portable, adaptable communication

Talking and hearing. Two things most of us, including myself, can do without any props or devices. Which means I’m fairly portable – I can dash out the door and trust that if I need to communicate with someone about something, I can. I think about this a lot in respect to Owen. Not that he’s actually dashing anywhere – but he can’t communicate spontaneously with random people. Meaning, the person he will ultimately be communicating with must fully understand the system he’s using. And the ‘system’, if it includes any kind of low- or high-tech device, must be readily available, functioning and accessible.

This is all especially problematic as Owen is Deaf and understands ASL only. If someone wants to say something to him, even without expectation of a clear response… he or she can’t. So often I see people undoubtedly with good intentions attempt to say something to Owen, but stop short. They realize he’s Deaf and simply don’t know what to do. So they rely on that pained, close-lipped half-smile to convey ‘hello’, or whatever it is they wanted to say. Awkward for everyone (except of course, for Owen, who is so used to it he probably thinks it’s a standard greeting).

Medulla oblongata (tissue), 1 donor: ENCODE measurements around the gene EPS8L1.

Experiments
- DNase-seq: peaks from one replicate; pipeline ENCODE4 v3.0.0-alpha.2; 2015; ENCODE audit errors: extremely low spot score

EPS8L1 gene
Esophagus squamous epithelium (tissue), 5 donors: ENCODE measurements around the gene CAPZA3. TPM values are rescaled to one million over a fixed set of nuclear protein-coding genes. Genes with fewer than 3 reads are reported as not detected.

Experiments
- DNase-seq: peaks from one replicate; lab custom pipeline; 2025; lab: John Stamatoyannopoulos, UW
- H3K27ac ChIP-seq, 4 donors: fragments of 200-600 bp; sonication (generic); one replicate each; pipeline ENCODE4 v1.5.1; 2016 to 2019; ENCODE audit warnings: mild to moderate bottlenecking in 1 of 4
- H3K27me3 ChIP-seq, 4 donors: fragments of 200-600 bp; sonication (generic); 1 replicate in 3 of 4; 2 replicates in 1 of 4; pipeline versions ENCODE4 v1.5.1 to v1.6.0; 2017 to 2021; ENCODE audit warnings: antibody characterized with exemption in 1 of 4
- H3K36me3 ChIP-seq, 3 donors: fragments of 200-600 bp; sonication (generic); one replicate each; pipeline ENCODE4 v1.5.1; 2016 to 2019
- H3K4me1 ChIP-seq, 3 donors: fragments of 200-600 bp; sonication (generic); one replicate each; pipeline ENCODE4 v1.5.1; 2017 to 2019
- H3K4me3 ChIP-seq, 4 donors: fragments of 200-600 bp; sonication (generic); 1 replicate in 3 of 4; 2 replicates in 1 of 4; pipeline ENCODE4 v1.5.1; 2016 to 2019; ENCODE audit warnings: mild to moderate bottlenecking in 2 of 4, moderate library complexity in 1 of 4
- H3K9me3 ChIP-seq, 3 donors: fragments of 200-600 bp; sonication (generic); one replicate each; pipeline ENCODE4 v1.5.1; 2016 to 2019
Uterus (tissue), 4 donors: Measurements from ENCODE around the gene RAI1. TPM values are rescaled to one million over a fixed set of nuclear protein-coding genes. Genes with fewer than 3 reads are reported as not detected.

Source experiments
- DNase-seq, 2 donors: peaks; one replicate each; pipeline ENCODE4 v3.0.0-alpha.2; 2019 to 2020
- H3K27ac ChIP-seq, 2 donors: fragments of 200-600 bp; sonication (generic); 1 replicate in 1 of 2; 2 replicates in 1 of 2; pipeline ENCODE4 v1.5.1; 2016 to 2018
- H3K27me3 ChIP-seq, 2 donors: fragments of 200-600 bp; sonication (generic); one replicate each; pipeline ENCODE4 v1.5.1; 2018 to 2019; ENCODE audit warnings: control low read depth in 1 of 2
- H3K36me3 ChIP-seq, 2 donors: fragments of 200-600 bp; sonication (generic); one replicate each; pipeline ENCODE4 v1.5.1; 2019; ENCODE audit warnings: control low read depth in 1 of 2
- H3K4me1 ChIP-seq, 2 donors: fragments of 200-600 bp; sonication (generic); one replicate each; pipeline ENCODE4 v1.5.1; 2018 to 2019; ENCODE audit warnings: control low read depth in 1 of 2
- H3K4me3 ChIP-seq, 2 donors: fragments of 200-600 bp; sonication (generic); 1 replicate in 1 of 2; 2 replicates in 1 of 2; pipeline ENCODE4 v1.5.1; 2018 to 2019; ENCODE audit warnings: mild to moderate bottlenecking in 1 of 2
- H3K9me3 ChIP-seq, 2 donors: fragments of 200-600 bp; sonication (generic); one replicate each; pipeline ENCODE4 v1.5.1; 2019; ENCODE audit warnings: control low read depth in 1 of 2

So here’s something exciting I’ve stumbled on (actually, it was brought to my attention by Laurel at Bloorview – thank you Laurel) – it’s software that allows your selected avatar to communicate in ASL. It will translate on-the-fly – the user can type in an English phrase and the avatar will sign it! Brilliant. Here’s a still from a demo on SignSmith’s website – follow the link below for the full effect. Even if you think you don’t care, go see it – it’s fantastic. (You’ll need the latest Flash player.)

SignSmith avator

Now, imagine that software, in conjunction with this:

Asus computer

The ASUS eeePC – A teeny, tiny flash-based, Linux notebook that costs around $400. It’s small, rugged and would perform well. Limitations would be battery life, screen size (7″), memory…. but give it some time and that will all change.

Here’s a scenario: we could visit my dad in Stratford, who doesn’t know ASL. He could select an avatar that looks roughly like himself, key in a phrase, and show it to Owen. After Owen stopped giggling, he would probably, at many levels, deeply appreciate the effort.


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